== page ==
by Phillip E. Prueter, P.E. / Dec 01, 2015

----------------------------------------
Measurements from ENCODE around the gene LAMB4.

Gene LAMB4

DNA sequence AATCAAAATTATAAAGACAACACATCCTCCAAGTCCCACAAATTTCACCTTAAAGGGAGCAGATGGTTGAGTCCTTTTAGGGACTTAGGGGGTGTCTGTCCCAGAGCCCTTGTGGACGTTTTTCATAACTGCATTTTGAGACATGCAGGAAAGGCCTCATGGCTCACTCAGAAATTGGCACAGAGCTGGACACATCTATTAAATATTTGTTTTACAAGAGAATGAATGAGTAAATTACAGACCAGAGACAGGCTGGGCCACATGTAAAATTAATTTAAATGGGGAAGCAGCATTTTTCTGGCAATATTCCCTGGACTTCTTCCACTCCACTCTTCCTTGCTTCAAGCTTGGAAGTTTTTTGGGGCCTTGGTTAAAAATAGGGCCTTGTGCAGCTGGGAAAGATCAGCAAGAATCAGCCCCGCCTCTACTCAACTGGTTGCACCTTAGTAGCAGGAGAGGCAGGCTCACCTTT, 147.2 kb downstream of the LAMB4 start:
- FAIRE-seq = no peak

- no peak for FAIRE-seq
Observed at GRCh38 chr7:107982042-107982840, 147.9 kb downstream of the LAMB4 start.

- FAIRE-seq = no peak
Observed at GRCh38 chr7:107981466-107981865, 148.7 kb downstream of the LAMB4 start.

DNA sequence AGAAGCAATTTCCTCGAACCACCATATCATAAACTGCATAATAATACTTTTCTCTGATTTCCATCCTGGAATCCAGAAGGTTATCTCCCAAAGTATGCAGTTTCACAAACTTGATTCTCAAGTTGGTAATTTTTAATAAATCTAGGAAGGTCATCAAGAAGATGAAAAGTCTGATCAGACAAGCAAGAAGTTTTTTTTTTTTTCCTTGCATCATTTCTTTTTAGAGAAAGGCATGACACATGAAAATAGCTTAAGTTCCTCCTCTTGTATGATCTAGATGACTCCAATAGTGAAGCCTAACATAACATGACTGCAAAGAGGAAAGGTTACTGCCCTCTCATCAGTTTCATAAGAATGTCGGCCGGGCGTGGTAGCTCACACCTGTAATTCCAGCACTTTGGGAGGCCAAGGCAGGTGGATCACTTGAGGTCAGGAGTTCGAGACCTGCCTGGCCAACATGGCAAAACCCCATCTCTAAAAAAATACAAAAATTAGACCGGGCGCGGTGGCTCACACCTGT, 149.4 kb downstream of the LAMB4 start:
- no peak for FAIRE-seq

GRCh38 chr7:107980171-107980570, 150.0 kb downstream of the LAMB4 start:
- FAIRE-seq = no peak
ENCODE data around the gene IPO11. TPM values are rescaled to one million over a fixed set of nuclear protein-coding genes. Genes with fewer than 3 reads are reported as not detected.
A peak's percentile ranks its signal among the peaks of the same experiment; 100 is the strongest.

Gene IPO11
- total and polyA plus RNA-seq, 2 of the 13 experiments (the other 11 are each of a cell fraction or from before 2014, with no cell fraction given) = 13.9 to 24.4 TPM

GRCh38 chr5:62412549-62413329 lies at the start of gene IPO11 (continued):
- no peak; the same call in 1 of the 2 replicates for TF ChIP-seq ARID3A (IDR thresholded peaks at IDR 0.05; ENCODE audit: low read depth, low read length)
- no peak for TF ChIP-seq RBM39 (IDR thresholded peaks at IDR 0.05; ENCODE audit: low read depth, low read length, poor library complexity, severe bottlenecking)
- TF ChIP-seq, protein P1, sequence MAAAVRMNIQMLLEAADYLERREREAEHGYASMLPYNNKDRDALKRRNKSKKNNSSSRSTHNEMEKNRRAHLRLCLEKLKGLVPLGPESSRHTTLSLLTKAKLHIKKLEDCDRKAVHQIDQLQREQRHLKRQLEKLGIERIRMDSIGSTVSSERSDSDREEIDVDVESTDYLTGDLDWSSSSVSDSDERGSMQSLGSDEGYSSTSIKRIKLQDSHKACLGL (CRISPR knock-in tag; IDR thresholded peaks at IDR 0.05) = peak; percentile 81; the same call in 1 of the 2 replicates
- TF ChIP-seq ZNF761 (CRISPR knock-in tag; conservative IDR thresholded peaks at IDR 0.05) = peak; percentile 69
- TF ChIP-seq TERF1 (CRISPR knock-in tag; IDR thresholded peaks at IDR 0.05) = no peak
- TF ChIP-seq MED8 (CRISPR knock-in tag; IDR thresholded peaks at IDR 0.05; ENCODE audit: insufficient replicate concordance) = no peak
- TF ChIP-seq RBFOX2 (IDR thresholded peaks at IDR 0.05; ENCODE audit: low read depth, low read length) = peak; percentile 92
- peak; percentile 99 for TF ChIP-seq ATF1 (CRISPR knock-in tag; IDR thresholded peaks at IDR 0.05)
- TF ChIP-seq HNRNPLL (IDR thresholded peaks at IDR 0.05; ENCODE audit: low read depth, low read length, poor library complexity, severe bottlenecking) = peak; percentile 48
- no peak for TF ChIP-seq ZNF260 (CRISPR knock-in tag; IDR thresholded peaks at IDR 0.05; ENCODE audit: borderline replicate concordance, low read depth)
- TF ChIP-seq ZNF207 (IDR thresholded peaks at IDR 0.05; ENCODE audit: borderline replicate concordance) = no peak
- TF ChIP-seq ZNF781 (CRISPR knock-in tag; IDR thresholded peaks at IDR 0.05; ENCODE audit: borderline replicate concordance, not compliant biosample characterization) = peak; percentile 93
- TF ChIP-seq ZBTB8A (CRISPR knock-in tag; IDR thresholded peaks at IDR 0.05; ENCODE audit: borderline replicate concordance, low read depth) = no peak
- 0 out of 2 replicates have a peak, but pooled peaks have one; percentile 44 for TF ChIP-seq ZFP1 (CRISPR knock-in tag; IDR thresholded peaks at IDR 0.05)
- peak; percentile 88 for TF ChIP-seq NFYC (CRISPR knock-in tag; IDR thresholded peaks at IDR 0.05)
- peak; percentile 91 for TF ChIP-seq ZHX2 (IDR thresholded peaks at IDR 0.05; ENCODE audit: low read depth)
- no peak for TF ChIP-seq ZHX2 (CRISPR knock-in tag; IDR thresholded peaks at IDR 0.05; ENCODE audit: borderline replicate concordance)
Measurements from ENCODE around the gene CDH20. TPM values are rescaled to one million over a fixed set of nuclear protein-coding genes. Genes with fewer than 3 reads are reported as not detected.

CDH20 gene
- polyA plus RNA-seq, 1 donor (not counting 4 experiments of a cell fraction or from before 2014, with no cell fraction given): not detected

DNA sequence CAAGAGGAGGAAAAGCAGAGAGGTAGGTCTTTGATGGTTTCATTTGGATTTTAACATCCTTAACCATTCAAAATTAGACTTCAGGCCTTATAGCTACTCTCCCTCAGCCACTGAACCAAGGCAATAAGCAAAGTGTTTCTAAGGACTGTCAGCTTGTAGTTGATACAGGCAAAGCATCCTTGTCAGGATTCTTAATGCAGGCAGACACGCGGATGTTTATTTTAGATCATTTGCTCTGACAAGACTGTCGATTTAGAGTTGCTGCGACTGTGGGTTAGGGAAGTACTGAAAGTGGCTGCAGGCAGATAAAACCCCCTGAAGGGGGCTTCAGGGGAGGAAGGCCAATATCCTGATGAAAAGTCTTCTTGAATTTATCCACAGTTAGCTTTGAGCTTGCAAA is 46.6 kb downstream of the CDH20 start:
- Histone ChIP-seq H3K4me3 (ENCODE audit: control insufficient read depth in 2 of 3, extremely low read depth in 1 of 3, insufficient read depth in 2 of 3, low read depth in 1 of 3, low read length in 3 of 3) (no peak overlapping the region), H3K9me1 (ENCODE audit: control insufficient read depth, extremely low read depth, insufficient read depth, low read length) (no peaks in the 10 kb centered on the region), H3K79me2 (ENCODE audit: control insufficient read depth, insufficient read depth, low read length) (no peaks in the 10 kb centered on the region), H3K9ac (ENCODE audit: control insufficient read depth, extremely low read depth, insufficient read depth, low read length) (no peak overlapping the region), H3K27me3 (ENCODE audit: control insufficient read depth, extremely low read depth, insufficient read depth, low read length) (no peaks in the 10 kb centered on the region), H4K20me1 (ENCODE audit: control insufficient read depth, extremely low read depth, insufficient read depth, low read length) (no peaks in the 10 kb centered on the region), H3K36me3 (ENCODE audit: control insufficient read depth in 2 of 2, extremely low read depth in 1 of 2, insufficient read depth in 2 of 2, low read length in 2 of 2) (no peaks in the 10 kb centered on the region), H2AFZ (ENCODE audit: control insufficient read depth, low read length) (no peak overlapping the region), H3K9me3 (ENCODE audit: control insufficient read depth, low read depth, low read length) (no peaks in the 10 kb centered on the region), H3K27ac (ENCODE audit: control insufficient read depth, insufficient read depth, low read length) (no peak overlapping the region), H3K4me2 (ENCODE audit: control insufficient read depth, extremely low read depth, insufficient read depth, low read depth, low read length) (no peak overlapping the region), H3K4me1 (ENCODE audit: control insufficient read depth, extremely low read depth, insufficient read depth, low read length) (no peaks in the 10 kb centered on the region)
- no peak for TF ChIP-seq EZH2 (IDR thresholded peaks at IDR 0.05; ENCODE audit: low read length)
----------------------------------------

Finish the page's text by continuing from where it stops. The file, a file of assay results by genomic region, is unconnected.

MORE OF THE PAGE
Understanding the residual stresses associated with welds in pressure vessels, piping, and other structures is an essential part of designing reliable equipment in the petrochemical, chemical, and nuclear industries. In recent years, the evolution of parallel computing technology and overall improvements in computer performance have made detailed computational weld residual stress analysis feasible. Furthermore, recent enhancements of commercial finite element software programs have enabled the implementation of complex weld simulation techniques. Recently, E2G published a comprehensive book [1] through the Welding Research Council, Inc. (WRC) relating to a recent investigation into the current (2007 Edition) API 579- 1/ASME FFS-1 Fitness-For-Service (API 579) [2] guidance pertaining to weld residual stresses (WRS). This work was sponsored by the Materials Properties Council (MPC) Fitness-For- Service (FFS) Joint Industry Program (JIP). The primary goal of this study was to simplify, enhance, and reduce any undue conservatism associated with the API 579 WRS guidance provided in Annex E. Explicit computational WRS simulation was employed to compare results against experimental WRS data obtained primarily from the published European NeT benchmarks. Additionally, a comprehensive review of existing guidance in API 579 and current European standards was performed. This included consideration for the effects of heat input and a comparison of throughwall WRS distributions for different weld geometries.

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